Sunday, December 23, 2012

Sunday 23 December 2012 - Longueville Roundhouse

After this glass of Calvados I found I was able to discuss compound locomotives and valve gears with the French speaking staff at the roundhouse
 I decided to go to Longueville to visit the roundhouse run by AJECTA which has the largest collection of steam locomotives outside Mulhouse.  I bought a 5 zone mobilis ticket and took metro line 2 to Barbes Rochechouart.  Line 2 has the newest, most comfortable trains but it seems to have more than its share of beggars and performers.  Today it was a barefooted unintelligible man who crawled and crouched his way through the train.  Yesterday it was a violin and guitar duo who murdered some Christmas carols and finished up with a sickening rendition of Guantanamera. A couple of days ago it was a Muslim woman who had a baby (probably drugged) latched on to her bare breast.  Until recently these people used to infest line 4 through Gare du Nord but the attraction of the new line 2 trains is that, with the continuous corridor connections, they can work the entire train without having to hop off and back on again.

I arrived at Longueville and spoke to the Engineer who told me that the changeover between traction modes takes place at 140 kmph.  He liked these trains and took the time to point out that they were Canadian - built by Bombardier.  My arrival little more than an hour before the Musee opened gave me me a chance to look around.  There's not a great deal in the place - two boulangeries, two cafe-bars and a charcuterie and everything else was pretty much boarded up, including a pretty large foundry or metal working factory.  However, the Mairie was a large, well-kept building and all the road markings were well painted and quite recent. There is an impressive viaduct on the approach from Paris.

To kill some time I went into the Buffet de la Gare across the road from the station.  I started with a glass of red wine and finished with a glass of Calvados.
The steam locomotives are all kept in the roundhouse which protects them from the weather.  One group of stalls has been turned into a workshop and the public does not have access to this area. The only working steam locomotive, a tank engine, was in there - it had been lifted for axle repairs.  This work has to be sent away.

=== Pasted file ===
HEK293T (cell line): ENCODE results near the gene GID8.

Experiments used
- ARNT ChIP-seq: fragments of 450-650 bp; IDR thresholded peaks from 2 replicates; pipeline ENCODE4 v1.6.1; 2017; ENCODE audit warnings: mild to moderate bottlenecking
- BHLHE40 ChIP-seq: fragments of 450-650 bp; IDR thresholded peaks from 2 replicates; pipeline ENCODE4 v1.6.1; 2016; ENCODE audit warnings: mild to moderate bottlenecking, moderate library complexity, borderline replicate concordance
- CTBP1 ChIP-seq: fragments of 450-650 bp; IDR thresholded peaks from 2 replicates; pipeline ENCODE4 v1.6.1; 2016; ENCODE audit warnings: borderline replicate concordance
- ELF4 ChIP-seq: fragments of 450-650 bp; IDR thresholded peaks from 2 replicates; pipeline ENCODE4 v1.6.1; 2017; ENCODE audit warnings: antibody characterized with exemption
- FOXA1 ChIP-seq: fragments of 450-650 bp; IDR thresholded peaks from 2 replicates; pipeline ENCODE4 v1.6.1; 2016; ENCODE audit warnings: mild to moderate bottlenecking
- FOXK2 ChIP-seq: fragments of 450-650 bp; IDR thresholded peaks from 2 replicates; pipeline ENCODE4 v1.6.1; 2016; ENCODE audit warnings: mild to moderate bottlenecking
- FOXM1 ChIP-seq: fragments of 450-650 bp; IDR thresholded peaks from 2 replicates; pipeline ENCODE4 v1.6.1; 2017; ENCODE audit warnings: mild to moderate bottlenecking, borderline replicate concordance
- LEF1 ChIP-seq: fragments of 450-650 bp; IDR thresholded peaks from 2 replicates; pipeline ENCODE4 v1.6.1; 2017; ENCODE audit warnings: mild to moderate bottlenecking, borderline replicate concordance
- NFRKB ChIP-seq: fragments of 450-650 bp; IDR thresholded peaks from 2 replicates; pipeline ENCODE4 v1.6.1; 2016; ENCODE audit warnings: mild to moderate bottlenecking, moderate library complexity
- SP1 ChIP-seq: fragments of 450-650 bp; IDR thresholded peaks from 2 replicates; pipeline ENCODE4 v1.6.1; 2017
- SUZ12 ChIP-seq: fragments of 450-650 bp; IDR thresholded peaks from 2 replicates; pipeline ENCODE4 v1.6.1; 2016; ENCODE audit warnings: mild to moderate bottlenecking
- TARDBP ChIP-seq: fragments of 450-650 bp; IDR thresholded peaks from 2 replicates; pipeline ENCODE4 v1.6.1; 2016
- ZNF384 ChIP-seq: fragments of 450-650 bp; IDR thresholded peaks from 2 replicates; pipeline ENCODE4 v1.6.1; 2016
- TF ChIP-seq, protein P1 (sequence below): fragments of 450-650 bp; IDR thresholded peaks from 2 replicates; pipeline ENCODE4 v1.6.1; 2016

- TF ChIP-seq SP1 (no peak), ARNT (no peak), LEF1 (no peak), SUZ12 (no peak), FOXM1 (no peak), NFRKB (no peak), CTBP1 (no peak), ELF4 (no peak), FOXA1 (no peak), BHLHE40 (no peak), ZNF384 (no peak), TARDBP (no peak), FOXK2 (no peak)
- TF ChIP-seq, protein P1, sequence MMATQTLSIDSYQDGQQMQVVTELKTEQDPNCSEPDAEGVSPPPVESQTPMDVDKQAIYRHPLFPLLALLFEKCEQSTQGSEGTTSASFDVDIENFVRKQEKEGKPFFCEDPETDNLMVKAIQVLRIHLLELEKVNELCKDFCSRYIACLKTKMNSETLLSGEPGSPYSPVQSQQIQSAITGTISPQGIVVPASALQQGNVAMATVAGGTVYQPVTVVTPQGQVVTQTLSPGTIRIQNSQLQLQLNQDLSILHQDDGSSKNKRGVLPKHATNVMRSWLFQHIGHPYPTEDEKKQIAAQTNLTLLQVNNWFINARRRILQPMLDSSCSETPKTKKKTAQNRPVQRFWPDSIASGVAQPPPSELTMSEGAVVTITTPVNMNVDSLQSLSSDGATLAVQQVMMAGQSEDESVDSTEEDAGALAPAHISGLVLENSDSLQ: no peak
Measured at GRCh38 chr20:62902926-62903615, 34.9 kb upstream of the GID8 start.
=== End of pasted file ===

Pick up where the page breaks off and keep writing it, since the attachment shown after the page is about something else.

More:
I found this to be the most interesting.  A Nord 4-cylinder 4-6-0 compound with the high pressure cylinders outside and the low pressure cylinders inside between the frames.  It was, until recently, on the Nene Valley Railway in England.
The two throttles/regulators are in the centre.  They control the admission of steam to the high and low pressure cylinders although the engine can be run as a compound.  There is independent control of the cut-off to the high and low pressure cylinders.
The Musee is interesting but it seems that the society is severely underfunded and there are many more restoration projects than they can handle.
There is a lot of this feathery vine growing in this area.  As a kid we called this "Old Man's Beard".  Some of us would cut a piece of the thick stem and try to smoke it.  It look an age to light and didn't taste too good.
The train ride back was uneventful.  An interesting day. Back in Paris, I returned to the apartment via, Porte D'Orleans, Porte de Versailles and T2 tramway to La Defence.  A great use of a mobilis ticket.

Click below to see pictures taken at Longueville in slide show format

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